Managing macs both internal and external

Kedgar
Contributor

I'm wondering what other groups are doing in this situation to best manage your macs and reduce bandwidth usage on wan connections. For instance, we have most of our machines internal to our network... however some are work from home users, and some semi-mobile... meaning they are sometimes in the office, and sometimes not. More often than not, the remote users will be connecting via OpenVpn (non split-tunnel).

I'm looking for infrastructure suggestions... how to best manage both types of machines, while not crushing internet lines. For instance, are you using an internal JSS, internal JDS, Cloud JDS, Cloud JSS... or a mixture of all?

7 REPLIES 7

easyedc
Valued Contributor II

Not sure how you plan to deploy or what other considerations that you have to think about, but here's our set up. We have 2 servers, Internal and DMZ, with respective DNS entries in both internal and external records and the proper firewall holes poked. We do not publish software through our DMZ, due to our internal security's fear/guidance to have a) more holes are a risk and b) the fact that if you have http file sharing through your DMZ anyone can go to http://your.jss.com/package and download that installer. We often bake license keys into packages, and so those would be come loose and un-trackable at that point. We only have a single DP off our main JSS. At some point I need to get satellite DP's working, but have not had time to spend on that. Our DMZ server exists solely to provide any-where in the world visibility/reporting. Every thing else is done on internal networks. We only have a single JSS since we're not big enough to require more than that.

I've just recently set up a new JSS environment to migrate off of a RHEL 5 infrastructure and just had the pleasure of going through this all again. Fairly straight forward, just have to identify what matters to you. I did debate using AWS for this, but for me, I didn't see any real advantage to it in our environment.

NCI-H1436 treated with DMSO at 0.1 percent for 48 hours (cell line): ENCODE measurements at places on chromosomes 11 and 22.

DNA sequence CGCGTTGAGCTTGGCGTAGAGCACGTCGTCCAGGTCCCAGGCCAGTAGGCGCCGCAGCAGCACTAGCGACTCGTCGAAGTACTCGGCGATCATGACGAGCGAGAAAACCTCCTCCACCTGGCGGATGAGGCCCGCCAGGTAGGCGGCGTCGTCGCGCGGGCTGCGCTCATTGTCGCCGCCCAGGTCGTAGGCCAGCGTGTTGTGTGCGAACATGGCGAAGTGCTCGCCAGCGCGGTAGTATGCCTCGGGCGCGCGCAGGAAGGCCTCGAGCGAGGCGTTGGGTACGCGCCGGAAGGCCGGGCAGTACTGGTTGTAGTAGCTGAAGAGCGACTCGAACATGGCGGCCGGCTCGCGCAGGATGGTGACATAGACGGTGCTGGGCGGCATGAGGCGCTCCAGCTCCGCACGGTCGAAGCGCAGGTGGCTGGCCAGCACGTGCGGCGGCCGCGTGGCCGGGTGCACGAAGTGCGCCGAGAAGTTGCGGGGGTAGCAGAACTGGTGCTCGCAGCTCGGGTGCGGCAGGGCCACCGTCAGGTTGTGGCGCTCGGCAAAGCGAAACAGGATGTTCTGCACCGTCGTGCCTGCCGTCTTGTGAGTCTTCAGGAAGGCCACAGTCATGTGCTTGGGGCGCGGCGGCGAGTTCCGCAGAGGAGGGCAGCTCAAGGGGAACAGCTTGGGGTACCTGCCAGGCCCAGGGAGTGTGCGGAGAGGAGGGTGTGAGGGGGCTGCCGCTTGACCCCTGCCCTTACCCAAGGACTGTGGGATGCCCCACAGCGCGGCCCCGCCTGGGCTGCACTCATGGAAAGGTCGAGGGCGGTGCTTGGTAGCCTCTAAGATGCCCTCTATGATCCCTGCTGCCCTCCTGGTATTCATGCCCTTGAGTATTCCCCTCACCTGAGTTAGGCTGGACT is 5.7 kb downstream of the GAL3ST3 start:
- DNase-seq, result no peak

Kedgar
Contributor

Thanks @easyedc this is similar to what we are doing today... we have only our one internal JSS (we too have a small Apple footprint), and remote users come in via OpenVPN (non split-tunnel). I have three JDS instances and a couple of file share distribution points on windows servers where it was easier. My concern is software distribution via VPN connections would take a long time, and potentially flood our internet lines. I do see though that having a JDS available to the outside would be a security/licensing issue.

So at this point, I don't think there is much I can do to change our jamf pro infrastructure to work any better with remote users. Unless anyone out there has come up with a more creative solution to a similar issue. I wish that Apple and Microsoft would come together and offer Microsoft's Direct Access solution to MacOs computers in the same way that it works on Windows machines. An always-on split-tunnel would be great!

canopimp
New Contributor III